Yamanote LineImage by Gaijin Camera
With one of the most iconic street crossings in the world, Shibuya Station is a large shopping and entertainment area.
Shibuya Station渋谷駅・しぶやえき (渋谷: 渋 – astringent 谷 – valley) While the origins of the name ‘Shibuya‘ varies, one possible theories is that back in the Heian era, a samurai family called Shibuyake controlled the area. Today Shibuya Station is the third busiest station in Japan in terms of the number of 歩行者ほこうしゃ・passengers passing through it each day. The famous pedestrian crosswalk on Shibuya Station’s west side has become synonymous with the busy lifestyle of Tokyo.
Shibuya is one of the best places in the world to go shopping so bring some money, lots of it, and go crazy! Center Street, directly in front of you when you cross the pedestrian crossing – to the left of the building with the video screen and スターバックスStarbucks, is for pedestrians only and is the home of youth fashion. Here you will find hundreds of clothing stores, boutiques salons, game centers, music stores, restaurants and night clubs.
If you are a fan of used books, ブックオフ・渋谷ぶっくおふしぶや・Book Off Shibuya, is a must visit to shop for used books that are still in like new condition. Besides Center Street there are also the massive Tokyu, Tokyu Hands, Parco, Seibu and Loft department stores. Everything from 服ふく・clothing to stationary, electronics and household goods can be found at these stores.
Once you’re finished shopping, or if you just want to take in some culture, go back to the pedestrian crossing and walk west until you reach the Bunkamura文化村・culture village complex right next to the main Tokyu department store.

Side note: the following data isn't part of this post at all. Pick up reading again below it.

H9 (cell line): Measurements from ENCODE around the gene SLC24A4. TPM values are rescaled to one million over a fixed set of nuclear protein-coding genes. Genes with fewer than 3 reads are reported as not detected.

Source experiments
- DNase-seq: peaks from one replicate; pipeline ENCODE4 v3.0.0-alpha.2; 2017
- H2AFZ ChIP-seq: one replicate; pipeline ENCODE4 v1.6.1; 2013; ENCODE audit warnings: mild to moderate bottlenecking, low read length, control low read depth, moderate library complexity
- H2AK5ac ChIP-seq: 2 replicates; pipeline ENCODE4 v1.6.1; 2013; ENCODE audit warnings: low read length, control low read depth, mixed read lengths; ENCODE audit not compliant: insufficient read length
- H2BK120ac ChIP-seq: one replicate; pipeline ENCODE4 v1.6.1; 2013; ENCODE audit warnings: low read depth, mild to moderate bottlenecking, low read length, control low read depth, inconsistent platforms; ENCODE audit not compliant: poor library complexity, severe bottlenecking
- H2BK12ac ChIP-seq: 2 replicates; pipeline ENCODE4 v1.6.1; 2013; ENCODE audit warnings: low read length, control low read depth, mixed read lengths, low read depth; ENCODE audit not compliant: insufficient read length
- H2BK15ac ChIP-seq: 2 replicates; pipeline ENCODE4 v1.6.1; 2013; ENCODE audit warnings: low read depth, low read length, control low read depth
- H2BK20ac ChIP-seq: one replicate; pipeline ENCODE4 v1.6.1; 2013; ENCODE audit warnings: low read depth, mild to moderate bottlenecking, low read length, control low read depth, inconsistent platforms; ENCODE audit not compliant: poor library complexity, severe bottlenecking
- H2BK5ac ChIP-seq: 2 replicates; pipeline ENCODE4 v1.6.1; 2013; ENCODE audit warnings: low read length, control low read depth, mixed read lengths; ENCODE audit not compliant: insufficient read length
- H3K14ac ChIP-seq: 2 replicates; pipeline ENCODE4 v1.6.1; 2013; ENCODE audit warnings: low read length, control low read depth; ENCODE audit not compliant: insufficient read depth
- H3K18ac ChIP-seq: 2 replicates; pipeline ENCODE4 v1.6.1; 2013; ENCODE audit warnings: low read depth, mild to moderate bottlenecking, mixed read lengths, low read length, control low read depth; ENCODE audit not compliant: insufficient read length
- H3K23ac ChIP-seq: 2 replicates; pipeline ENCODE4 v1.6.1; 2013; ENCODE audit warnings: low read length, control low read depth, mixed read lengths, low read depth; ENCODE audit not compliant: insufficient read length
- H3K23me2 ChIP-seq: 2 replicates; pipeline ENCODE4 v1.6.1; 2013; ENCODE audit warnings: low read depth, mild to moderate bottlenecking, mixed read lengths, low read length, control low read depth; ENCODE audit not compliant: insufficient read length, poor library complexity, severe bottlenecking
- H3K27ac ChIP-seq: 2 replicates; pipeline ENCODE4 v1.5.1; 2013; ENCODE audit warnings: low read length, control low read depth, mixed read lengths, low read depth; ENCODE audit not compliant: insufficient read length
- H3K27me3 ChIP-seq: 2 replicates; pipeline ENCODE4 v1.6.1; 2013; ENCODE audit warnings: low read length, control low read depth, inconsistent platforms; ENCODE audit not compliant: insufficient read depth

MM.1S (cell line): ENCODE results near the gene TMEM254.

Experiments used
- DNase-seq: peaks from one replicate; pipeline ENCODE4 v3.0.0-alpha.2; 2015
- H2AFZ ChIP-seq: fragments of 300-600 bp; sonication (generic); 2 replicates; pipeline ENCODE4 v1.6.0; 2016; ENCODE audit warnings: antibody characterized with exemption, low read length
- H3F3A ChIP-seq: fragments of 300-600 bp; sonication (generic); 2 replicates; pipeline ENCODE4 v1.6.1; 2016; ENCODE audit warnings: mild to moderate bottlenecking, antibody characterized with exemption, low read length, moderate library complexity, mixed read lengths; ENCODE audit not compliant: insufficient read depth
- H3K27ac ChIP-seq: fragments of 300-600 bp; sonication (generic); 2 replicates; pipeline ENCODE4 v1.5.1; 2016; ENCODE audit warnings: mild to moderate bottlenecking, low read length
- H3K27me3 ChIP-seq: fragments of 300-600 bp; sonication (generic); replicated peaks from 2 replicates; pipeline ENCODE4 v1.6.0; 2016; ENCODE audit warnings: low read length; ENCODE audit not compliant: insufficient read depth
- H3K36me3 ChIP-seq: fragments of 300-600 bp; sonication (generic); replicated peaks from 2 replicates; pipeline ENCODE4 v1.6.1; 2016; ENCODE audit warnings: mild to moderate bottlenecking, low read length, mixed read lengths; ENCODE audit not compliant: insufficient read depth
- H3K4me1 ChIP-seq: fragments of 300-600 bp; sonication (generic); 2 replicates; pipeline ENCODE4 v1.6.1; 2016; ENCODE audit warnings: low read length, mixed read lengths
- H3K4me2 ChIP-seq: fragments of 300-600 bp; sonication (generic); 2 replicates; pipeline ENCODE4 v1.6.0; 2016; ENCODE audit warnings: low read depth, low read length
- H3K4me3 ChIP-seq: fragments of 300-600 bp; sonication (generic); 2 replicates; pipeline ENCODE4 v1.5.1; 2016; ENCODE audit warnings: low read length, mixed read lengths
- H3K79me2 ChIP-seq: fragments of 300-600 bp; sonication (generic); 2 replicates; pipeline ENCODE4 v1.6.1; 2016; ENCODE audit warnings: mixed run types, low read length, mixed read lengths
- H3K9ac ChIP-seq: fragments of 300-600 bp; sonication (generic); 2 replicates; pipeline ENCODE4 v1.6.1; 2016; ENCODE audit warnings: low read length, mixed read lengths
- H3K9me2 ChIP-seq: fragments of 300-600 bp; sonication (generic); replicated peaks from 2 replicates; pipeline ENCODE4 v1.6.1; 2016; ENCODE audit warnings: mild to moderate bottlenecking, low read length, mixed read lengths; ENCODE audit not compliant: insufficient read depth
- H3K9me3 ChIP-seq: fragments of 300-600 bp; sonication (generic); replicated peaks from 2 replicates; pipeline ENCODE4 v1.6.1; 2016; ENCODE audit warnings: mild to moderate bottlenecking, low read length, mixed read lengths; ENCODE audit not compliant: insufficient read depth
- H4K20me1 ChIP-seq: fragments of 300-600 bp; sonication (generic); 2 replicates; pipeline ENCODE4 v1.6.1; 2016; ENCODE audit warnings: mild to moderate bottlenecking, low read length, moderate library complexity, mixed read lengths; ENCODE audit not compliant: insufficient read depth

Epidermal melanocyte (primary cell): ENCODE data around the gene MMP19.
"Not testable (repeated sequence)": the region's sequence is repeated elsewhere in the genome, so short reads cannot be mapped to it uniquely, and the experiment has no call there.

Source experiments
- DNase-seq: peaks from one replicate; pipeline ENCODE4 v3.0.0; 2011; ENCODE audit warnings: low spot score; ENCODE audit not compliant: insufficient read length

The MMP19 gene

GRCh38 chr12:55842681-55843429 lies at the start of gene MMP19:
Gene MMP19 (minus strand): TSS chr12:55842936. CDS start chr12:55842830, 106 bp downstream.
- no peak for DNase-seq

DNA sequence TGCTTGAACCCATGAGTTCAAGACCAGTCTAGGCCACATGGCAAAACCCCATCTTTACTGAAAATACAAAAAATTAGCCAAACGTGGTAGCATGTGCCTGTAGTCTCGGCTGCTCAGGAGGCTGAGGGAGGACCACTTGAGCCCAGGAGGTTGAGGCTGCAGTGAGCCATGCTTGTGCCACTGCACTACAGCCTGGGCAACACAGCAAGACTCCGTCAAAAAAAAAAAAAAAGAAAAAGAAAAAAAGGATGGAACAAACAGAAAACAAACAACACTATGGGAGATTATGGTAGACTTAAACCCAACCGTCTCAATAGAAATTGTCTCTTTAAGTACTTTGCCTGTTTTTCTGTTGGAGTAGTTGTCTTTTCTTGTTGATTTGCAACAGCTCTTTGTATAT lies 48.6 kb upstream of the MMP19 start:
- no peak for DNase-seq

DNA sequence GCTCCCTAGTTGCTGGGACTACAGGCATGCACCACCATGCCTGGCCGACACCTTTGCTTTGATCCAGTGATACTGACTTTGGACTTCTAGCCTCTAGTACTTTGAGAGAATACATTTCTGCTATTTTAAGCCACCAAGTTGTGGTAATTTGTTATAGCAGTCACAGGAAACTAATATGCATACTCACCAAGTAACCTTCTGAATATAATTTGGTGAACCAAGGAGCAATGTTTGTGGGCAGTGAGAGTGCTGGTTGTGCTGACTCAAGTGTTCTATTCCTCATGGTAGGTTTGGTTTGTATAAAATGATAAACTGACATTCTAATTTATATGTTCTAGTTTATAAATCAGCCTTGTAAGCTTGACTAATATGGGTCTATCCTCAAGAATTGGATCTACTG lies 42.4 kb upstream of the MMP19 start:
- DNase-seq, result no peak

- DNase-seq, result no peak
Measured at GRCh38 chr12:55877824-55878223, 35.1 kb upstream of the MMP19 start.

Here you will find the オーチャードホールOrchard Concert Hall which has an extensive list of concerts, operas, ballets, and musical dramas, and the Bunkamura (文化村、bunkamura) Museum of Art, acclaimed in Japan and abroad for their themed exhibitions. No matter what your interests you’ll find something here to indulge them.
Shibuya Station is also home to one of Japan’s most famous dogs. Hachikoハチ公・はちこう, the name sake of Shibuya Station’s west exit, was an Akita belonging to Professor Eisaburo Ueno of the University of Tokyo.
Professor Ueno adopted Hachiko when he was just a puppy and so close was the bond between them that Hachiko would walk Professor Ueno to Shibuya Station every morning, and every evening, Hachiko would come back to Shibuya Station and wait for him to arrive home from work.
In 1925, when Hachiko was 2, Professor Ueno passed away at work never to return home. Loyal as ever, Hachiko dutifully returned to Shibuya Station every evening to wait for his master until he passed away in 1935. The statue of Hachiko that stands in the square at Shibuya Station today was built in 1934 and inaugurated in the presence of Hachiko himself.